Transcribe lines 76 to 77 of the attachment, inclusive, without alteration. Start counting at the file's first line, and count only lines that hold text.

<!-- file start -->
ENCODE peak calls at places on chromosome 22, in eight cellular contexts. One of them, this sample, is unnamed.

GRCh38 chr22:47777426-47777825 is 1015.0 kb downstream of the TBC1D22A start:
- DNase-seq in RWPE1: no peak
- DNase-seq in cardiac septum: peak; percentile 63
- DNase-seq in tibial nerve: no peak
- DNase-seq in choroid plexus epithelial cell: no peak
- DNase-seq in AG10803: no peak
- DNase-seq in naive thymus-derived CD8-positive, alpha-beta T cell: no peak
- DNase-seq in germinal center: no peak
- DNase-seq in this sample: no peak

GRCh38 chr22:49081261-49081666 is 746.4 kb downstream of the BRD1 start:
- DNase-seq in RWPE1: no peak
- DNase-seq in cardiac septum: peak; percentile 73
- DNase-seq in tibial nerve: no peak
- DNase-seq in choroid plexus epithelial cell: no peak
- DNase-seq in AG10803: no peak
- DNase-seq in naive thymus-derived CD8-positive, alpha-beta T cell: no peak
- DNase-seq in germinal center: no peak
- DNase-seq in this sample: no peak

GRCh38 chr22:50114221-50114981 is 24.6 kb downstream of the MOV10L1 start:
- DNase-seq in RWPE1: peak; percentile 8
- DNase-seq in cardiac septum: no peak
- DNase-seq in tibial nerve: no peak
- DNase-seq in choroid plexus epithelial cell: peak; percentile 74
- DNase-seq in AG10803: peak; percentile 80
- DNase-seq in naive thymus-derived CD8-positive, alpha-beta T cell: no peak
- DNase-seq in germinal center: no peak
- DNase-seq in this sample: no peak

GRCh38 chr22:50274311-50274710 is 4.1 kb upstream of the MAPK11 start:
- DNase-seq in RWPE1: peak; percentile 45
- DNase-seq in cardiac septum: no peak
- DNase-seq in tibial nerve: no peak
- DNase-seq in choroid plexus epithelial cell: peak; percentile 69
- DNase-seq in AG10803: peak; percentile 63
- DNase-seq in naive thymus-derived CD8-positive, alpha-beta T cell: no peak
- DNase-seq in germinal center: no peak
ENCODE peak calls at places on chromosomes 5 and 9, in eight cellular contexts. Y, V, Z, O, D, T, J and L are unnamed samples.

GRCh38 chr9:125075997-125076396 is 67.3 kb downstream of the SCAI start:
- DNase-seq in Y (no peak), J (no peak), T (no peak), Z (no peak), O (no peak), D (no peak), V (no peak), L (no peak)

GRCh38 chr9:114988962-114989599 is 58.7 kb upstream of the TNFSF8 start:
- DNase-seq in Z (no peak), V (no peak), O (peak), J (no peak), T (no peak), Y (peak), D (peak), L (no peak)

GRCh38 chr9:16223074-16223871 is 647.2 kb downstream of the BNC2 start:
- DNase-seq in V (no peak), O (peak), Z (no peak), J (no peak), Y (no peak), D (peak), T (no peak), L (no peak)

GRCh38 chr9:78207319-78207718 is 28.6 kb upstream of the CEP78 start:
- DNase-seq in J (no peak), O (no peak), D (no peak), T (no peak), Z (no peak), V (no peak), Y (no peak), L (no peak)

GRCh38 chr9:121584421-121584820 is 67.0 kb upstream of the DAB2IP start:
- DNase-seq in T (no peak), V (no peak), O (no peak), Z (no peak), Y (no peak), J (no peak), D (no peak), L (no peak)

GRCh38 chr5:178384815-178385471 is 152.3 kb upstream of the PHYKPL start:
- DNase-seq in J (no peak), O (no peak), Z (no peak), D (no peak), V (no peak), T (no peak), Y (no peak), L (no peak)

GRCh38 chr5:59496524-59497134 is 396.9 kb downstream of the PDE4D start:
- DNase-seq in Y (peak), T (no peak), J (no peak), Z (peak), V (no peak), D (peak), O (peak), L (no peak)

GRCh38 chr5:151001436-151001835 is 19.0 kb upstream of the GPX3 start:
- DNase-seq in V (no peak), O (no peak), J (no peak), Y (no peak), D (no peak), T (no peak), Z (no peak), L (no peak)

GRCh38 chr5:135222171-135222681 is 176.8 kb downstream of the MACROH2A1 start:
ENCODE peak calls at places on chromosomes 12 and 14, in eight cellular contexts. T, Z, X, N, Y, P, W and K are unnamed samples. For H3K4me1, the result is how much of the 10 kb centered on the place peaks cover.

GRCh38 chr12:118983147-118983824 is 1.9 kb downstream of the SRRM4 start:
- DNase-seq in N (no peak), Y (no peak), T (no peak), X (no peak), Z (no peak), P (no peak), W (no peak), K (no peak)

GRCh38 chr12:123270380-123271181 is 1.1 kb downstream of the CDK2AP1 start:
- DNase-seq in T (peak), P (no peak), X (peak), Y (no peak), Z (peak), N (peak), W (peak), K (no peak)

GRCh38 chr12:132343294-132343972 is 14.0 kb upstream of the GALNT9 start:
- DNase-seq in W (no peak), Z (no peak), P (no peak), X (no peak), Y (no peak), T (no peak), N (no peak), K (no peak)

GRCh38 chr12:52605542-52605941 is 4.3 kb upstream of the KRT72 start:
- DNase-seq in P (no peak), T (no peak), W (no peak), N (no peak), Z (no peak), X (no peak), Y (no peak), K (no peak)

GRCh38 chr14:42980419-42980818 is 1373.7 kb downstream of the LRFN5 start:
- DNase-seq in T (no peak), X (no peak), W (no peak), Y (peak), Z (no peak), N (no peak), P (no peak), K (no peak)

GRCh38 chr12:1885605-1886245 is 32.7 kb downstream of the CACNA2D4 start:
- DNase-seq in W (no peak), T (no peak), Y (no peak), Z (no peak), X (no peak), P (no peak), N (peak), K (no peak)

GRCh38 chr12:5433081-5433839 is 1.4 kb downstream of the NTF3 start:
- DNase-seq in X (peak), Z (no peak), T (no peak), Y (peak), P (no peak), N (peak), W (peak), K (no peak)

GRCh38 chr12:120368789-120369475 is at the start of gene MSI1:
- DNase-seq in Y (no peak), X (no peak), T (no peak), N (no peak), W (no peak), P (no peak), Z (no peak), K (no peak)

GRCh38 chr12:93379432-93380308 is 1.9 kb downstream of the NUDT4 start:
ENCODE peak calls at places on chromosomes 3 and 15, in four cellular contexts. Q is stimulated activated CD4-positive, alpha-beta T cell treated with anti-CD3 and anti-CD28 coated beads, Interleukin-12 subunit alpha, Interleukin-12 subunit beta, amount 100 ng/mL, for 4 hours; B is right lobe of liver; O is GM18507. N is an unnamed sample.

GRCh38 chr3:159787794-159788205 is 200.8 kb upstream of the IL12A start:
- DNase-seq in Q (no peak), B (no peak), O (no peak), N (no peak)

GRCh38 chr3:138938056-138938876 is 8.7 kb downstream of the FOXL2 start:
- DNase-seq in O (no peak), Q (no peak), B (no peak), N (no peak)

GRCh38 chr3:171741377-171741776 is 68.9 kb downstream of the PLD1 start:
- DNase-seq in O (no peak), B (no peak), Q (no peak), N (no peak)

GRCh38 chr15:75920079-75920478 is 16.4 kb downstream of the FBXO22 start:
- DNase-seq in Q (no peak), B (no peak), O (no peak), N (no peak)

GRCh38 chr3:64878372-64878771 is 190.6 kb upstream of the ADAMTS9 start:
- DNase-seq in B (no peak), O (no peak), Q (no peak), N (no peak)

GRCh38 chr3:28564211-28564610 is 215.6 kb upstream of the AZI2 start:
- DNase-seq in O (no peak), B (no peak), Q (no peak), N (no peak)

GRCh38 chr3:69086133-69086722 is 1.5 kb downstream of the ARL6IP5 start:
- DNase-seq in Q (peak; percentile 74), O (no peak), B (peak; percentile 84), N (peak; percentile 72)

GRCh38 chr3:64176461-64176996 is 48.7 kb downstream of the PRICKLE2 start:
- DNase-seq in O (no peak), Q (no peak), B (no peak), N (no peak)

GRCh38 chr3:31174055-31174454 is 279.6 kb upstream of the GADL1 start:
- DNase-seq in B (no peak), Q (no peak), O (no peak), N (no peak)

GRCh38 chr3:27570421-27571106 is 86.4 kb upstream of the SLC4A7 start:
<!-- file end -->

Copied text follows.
GRCh38 chr3:138938056-138938876 is 8.7 kb downstream of the FOXL2 start:
- DNase-seq in O (no peak), Q (no peak), B (no peak), N (no peak)